and that's unfair. with donors and special interests and lobbyists. and that's unfair. >> are we going to see you at the fox debate on march 3rd? >> yes, i expect to be there. sure. >> well, i look forward to seeing you, sir. mr. trump, thank you. thanks for your time today. >> you too. >> safe travels on the campaign trail, sir. >> thank you very much. up next, we'll speak with florida senator marco rubio who finished second in south carolina. with jeb bush dropping out, can rubio become the choice of the galena park establishment? tired of working for peanuts? well what if i told you that peanuts can work for you? that's right. i'm talking full time delivery of 7 grams of protein and 6 essential nutrients.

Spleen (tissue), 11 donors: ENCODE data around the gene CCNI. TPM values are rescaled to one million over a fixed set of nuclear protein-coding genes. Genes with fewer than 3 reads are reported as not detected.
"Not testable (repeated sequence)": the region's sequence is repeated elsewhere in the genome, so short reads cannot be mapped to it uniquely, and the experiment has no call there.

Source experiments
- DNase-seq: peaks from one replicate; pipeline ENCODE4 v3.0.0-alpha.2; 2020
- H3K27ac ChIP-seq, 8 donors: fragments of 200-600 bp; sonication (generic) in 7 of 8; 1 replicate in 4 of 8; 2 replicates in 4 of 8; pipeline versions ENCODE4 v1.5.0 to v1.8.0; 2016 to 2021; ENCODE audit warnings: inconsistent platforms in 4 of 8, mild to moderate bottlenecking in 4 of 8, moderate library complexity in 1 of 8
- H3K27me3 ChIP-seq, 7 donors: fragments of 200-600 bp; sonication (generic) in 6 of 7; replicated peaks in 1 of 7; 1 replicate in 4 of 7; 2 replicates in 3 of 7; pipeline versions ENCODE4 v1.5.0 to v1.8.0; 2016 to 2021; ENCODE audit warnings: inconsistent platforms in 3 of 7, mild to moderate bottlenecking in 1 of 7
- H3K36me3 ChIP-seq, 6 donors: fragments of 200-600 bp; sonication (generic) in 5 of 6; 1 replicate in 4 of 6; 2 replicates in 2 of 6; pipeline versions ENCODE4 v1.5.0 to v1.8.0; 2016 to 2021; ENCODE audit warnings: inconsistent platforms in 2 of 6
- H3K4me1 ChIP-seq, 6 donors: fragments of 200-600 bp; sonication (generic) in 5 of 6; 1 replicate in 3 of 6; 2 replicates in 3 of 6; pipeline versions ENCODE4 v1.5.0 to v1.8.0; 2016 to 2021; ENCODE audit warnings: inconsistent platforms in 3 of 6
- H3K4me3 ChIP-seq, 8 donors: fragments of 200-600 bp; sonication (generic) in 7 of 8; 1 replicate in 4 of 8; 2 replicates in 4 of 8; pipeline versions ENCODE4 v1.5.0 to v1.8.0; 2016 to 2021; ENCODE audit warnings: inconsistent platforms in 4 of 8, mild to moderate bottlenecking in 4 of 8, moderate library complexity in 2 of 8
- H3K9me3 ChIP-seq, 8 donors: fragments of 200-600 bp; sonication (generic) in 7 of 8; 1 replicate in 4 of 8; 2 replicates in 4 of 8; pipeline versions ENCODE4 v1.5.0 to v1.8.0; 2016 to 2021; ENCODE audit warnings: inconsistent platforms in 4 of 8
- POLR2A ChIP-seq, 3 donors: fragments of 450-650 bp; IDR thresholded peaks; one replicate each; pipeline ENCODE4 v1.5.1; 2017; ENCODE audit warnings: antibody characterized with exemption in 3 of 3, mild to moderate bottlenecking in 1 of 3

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of the south carolina state house in columbia. but joining us now from nashville is florida senator marco rubio who scored a second-place finish in south carolina. senator, congratulations and a welcome back. >> thank you. thanks for having me back. >> you declared flatly last night that you're going to win the nomination. but don't you first have to win a state? and if so, which is the first state you're going to win? >> well, we do. and we're going to find out we have to win more than one. so it's been difficult up to this point, because we've had a lot of people in this race. so you have donald trump sitting at around 30% or so nationally. and sometimes under, sometimes a little over. and ten you have 70% of the republican electorate does not support donald trump. but that 70% has been divided up between five to seven people. this race continues to narrow, i think that will be easier and easier for the 70% to coalesce. so that's why i feel so good obviously about our result last night. i give a lot of credit to trey